Middle Row, Centre: Bucking Mountie Stereotypes

Asense of loneliness pervades the atmosphere of The Mountie.

Filmed on location in the Wheaton Valley two years ago, with a sizeable contingent of Yukon cast and crew, it portrays life in a small Yukon community in 1894.

Into a tiny northern village – really, a conglomeration of tents and a makeshift church – wanders Corporal Wade Grayling, who has been tasked with surveying for a North-West Mounted Police fort.

Except for his horse Halifax, he is alone. We sense that something troublesome in his past has brought him to this sad-looking outpost.

The first sight he encounters in the encampment is a dead man hanging from a tree. A shot rings out, and a small child with a rifle walks out of the bush.

She has tried to hit the rope suspending the dead man to bring him down, but without success.

From this portentous beginning, a complex and violent chain of events envelops the lawman, the Russian émigré townspeople, a horde of murderous Cossacks who terrorize them, a beautiful but scarred young woman, and a Russian orthodox priest who tries to mediate between the villagers and the Cossacks.

Grayling is played by Montreal actor Andrew Walker, who now lives in Los Angeles.

His craggy visage, unkempt beard, battered Stetson and taciturn mutterings belie the stereotype of the clean-cut enforcer of Canadian frontier justice.

In short order we learn that the villagers have a trading arrangement with the band of itinerant Cossacks, who extort from them the product of the poppy fields that surround their outpost.

It’s revealed in flashbacks that Grayling’s own propensity for smoking opium has resulted in his demotion and assignment to this isolated post.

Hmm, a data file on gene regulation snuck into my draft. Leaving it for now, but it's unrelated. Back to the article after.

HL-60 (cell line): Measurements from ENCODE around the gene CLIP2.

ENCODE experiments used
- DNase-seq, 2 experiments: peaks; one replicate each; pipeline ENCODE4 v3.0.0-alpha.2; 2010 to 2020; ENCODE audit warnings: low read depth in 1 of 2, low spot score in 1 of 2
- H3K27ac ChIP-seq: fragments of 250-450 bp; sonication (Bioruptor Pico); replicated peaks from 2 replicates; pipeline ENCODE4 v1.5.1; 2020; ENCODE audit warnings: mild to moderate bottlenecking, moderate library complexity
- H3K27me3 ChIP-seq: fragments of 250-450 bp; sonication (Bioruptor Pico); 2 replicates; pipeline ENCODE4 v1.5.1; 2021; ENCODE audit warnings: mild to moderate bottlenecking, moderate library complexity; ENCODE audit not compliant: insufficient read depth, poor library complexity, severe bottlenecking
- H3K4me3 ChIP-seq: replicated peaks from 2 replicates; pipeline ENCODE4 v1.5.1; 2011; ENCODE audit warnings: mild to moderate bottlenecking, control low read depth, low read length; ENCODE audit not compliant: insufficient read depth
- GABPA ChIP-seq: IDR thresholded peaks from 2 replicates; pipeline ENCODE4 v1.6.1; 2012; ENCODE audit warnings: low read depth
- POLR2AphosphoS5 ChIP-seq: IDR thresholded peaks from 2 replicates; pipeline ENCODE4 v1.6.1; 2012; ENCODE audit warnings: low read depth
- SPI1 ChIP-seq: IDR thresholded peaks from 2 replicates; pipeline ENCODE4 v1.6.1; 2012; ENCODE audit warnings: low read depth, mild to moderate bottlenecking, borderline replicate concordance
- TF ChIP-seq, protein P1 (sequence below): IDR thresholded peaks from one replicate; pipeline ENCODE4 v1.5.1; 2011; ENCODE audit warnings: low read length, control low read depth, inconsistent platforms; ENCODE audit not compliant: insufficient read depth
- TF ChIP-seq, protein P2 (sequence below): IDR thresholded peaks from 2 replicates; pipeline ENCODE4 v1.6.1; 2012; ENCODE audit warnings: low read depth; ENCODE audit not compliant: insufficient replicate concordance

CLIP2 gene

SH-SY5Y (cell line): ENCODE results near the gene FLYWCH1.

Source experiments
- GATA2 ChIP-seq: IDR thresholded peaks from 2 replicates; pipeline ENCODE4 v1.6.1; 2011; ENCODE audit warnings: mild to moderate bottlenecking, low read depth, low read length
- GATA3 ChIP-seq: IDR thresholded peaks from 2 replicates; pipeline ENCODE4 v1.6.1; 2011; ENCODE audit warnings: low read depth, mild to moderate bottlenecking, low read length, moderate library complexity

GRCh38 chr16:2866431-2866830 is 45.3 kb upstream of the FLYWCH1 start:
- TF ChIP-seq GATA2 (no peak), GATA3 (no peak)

Despite his own checkered past, Grayling compels the villagers to burn down their opium fields and end their illicit trade, thereby invoking the wrath of the Cossack thugs.

If this all sounds somewhat improbable and out of keeping with traditional Canadian mythology, it’s deliberate on the part of the director Wyeth Clarkson.

He set out to put together something different, something unique, a “northern” in the parlance of Canadian film pioneer Budge Crawley, that would stand in stark contrast to both the American western and the movie stereotype of the good-natured, singing Canadian redcoat.

The resulting pastiche owes more to Sergio Leone and Clint Eastwood’s spaghetti westerns than to Dudley Do-Right or Renfrew of the Mounted.

The film succeeds with magnificently executed camerawork and the quietly understated portrayal of Jessica Paré as the scarred and suffering Amethyst.

Since The Mountie was first shot (originally with the working title, Red Serge), Paré has gone on to play a major role in the TV series Mad Men.

Also worthy of mention is local youngster Kestrel Martin, who plays Amethyst’s younger sister Cleora. As the junior marksman in the film’s opening sequence, she shines with an expressiveness that surmounts her few spoken lines, and is easily one of the film’s more memorable characters.

Despite an artificially-generated simulation of Northern Lights that may possibly fool southerners, the Yukon’s natural beauty is showcased wonderfully in the film.

A sometimes-uneven plot doesn’t mar the fact that The Mountie is a creditable effort overall, and worth a look for its non-traditional portrayal of northern life near the turn of the 20th century.

The Mountie plays at the Qwanlin Cinema at 7:15 and 9:15 pm nightly with weekend matinees at 1:15 and 3:15 pm. It is rated PG for violence and drug use.

Brian Eaton is a cinema buff who reviews current films and writes on other film-related topics on a regular basis.

Brian Eaton is a cinema buff who reviews current films and writes on other film-related topics on a regular basis.

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